Wiring tricks for the coffee machine

When modding a coffee machine, it is easy to overlook questions around just how to connect up the wiring. The space the wiring occupies can be very hot. Just the air can easily be over 70°C and if the wire touches the boiler itself, that can be well over 100°C. Some wires also have to carry fairly large currents and mains voltage. The large currents cause extra heating and the large currents and voltages both cause electromagnetic interference.

Here are some wiring tricks I have learnt over the years.

What kind of wire won’t melt / catch fire?

The insulation on most wire can’t handle the temperatures. This is particularly true of mains voltage wires which also often carry high currents – so they generate their own heat – and are often physically touching some part of the boiler. I have been using 18AWG silicone insulated wire. This appears to handle the current and heat very well. For logic wires, though, I have got away with any old wire I had handy.

Also be careful to get tinned copper wire. Bare copper oxidises easily, and more so at high temperatures. Unfortunately copper oxide is a conductor, so current flows through it, but it is a poor conductor, so it drops quite a large voltage. Power = voltage x current. That means the copper oxide layer makes an excellent heating element. This, in turn increases the rate at which the copper in the wire oxidises. This continues until something starts burning.

Connecting mains wires to other things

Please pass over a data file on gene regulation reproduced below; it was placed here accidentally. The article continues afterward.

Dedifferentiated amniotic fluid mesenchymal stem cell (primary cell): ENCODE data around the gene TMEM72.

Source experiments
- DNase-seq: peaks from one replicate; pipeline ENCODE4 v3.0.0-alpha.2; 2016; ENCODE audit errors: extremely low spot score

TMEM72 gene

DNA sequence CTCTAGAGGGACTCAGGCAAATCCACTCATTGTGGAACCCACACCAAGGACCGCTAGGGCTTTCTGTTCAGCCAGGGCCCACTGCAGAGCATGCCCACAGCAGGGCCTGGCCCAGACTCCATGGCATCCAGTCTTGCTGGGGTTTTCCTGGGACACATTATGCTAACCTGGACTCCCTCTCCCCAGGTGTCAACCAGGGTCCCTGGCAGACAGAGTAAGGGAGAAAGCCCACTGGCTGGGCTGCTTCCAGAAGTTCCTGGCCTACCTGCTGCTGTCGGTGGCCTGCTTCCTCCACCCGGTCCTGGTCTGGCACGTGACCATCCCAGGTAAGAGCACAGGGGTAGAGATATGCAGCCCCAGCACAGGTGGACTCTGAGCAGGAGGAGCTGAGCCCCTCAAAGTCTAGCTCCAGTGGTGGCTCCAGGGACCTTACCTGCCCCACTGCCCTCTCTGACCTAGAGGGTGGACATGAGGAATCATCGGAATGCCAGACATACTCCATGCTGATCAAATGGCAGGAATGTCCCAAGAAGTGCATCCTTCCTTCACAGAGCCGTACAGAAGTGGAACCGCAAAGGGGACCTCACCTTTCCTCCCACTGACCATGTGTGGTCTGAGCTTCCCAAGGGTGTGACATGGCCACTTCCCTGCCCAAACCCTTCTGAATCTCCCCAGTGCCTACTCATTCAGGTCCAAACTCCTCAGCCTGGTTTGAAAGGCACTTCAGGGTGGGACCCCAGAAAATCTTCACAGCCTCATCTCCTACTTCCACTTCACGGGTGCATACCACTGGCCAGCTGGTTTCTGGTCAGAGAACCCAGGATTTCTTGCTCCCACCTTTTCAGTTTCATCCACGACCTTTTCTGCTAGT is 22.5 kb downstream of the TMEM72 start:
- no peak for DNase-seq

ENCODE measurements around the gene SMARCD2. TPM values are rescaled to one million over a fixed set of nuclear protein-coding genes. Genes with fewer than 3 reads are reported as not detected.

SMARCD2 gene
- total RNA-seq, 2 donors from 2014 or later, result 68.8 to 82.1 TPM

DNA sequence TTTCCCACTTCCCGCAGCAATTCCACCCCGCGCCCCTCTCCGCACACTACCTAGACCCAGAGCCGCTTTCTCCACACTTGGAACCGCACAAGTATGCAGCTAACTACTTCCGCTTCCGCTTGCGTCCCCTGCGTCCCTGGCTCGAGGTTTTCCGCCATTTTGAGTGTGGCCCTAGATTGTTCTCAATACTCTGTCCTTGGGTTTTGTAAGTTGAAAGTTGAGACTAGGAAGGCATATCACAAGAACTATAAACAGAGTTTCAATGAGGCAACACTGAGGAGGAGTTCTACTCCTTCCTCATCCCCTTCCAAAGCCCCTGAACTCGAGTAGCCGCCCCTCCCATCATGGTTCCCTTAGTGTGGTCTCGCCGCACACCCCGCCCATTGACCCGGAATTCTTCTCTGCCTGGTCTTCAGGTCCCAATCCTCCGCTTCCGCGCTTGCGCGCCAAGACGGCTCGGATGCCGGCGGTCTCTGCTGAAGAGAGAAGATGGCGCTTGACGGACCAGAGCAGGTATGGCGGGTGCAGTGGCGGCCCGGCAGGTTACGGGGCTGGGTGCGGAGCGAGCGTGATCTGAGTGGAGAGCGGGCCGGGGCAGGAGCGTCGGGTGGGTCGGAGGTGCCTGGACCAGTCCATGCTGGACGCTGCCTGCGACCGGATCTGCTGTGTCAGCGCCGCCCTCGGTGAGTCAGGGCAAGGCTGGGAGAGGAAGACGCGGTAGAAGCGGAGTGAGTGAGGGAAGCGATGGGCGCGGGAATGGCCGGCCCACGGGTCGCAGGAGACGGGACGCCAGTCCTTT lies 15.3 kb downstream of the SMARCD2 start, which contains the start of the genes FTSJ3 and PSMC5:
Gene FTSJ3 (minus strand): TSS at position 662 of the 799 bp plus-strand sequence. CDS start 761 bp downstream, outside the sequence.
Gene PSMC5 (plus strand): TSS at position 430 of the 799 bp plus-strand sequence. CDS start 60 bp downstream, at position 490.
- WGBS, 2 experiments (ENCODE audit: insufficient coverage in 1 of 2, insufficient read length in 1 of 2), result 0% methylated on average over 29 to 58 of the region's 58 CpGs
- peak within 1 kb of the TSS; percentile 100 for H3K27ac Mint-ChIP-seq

You often can’t get away with soldering wires. The temperatures get too high and the solder melts. And, anyway, soldering wires is fiddly. I have found crimp terminals and screw terminals can work well. A top tip is to use ferrules around the ends of the wires. I bought a box full of them:

Just slip the smallest ferrule that works over the end of the wire, and insert it into the crimp/screw space. This makes for a very easy and neat job. I have found sometimes I also have to cut the ferrule shorter. Do this after inserting the wire not before because cutting the ferrule tends to crush it.

For joining wires to other things, like thermal fuses or heating elements, the barrel inside a chocolate block connector is great. The plastic insulator generally cannot handle the temperature, so I use just the barrel and slide a bit of silicone tubing over the completed assembly. Sometimes it helps to cut the screws shorter.

That’s silicone insulated tinned copper wire with ferrules and chocolate block barrels. One with the silicone tubing slid back and one with it in place. If you squint just right, you can also see a thermal fuse on the top of the boiler with the same trick. I give credit for the silicone tubing idea to Gaggia who use this trick for this thermal fuse themselves.

To remove the barrel, undo the screws all the way, find something to poke inside and push them out and then the barrel slides out easily.

Electromagnetic interference

Whenever possible, run wires as twisted pairs: This applies to logic wires (e.g. a pair of wires to a switch) just as much as mains wires (e.g. a pair of wires to a heater element). For logic wires, it means they are much less susceptible to inductive coupling and for mains wires it means they generate a lot less inductive noise. In early attempts at a PID controller, I found the microcontroller kept rebooting because of voltage spikes picked up through inductive coupling.

Keep mains wires and logic wires away from each other: This isn’t always possible, but do so as far as you can. This helps reduce capacitive coupling. I bunch the mains and logic wires together into looms with cable ties.

Terminate logic wires with a low impedance path to ground: Basically, this means any wire leading to an analogue or digital input should have a capacitor to ground on the PCB. I have found 10nF works well. DC supply lines like 5V or GND already have a low impedance path to ground, so no need to use caps for them.

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